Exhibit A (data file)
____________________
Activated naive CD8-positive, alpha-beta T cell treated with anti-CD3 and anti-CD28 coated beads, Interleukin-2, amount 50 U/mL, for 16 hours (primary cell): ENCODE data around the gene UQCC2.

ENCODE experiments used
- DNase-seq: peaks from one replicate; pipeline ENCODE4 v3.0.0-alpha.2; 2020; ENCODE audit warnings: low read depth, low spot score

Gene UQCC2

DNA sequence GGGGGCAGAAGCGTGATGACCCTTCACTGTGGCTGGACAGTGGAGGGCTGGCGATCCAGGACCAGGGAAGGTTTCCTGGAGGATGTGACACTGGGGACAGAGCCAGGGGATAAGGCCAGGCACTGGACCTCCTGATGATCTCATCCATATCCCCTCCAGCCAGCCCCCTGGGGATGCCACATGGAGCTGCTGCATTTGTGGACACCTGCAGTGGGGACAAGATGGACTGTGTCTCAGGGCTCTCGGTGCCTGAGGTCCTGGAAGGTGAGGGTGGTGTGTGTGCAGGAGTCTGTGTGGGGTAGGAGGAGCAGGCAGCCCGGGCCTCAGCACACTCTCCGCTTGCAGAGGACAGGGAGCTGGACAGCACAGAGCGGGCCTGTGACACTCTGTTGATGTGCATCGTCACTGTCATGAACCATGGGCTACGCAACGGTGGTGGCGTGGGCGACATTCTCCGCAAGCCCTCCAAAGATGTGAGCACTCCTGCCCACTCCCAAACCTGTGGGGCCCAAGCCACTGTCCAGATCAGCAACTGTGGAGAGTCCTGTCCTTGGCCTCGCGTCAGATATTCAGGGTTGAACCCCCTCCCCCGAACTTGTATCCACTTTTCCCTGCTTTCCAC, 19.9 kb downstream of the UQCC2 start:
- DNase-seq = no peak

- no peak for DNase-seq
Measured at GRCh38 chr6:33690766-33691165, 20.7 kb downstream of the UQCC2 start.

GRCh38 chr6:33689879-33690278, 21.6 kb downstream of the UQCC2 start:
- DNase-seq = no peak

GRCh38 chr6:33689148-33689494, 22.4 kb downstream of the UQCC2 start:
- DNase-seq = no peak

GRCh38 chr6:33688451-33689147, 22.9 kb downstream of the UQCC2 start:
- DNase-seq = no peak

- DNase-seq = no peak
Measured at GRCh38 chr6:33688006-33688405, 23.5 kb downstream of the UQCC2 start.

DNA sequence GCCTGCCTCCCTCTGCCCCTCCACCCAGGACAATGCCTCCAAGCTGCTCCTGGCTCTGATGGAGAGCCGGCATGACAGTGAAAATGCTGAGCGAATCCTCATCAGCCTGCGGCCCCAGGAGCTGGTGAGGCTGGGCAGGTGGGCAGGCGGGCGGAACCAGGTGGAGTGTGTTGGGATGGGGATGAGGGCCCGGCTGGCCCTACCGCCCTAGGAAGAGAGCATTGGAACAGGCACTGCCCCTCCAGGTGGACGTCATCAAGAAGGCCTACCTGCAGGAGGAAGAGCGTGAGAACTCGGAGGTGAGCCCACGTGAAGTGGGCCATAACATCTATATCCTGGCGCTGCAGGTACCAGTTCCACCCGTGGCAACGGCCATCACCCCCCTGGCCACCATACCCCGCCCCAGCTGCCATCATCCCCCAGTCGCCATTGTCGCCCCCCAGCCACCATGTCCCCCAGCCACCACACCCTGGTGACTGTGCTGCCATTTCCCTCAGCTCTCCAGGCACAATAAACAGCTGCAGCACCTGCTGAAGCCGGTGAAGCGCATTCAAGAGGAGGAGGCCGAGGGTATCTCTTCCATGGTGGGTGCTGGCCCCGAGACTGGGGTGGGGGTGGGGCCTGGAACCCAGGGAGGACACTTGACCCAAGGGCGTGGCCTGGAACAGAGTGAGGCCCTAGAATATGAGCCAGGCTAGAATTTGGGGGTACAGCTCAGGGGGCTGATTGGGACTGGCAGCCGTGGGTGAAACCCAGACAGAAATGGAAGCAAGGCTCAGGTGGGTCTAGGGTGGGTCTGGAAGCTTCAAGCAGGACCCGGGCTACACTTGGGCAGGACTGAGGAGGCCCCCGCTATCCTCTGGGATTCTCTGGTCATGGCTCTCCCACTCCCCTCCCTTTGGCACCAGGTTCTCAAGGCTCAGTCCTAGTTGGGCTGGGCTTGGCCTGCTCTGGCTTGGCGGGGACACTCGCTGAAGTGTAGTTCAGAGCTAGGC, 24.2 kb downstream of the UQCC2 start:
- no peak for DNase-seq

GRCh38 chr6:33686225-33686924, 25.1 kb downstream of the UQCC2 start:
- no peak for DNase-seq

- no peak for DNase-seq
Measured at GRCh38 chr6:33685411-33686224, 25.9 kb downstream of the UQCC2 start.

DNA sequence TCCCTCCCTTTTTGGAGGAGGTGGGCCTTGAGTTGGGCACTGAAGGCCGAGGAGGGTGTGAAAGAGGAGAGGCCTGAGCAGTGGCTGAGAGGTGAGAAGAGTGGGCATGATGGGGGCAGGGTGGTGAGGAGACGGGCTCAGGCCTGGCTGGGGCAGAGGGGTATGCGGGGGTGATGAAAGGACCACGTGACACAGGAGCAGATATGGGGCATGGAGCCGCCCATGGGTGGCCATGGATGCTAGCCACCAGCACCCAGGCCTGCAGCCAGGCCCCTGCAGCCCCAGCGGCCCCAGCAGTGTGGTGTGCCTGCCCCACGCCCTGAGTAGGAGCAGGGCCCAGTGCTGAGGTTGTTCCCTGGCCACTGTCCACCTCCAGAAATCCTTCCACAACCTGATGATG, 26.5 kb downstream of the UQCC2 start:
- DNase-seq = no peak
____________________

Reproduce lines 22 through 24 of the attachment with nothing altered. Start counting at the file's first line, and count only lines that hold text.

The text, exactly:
Measured at GRCh38 chr6:33685411-33686224, 25.9 kb downstream of the UQCC2 start.

DNA sequence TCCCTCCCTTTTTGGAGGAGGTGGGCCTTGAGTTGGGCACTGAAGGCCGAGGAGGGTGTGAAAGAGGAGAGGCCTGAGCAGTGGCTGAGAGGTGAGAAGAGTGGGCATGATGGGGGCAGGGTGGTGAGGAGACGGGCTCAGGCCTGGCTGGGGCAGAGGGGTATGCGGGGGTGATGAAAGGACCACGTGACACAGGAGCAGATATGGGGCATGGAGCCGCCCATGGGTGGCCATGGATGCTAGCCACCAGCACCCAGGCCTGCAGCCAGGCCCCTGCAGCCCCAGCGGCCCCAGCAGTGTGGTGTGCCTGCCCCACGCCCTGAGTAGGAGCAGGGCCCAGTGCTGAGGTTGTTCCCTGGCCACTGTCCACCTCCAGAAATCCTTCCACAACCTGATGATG, 26.5 kb downstream of the UQCC2 start:
- DNase-seq = no peak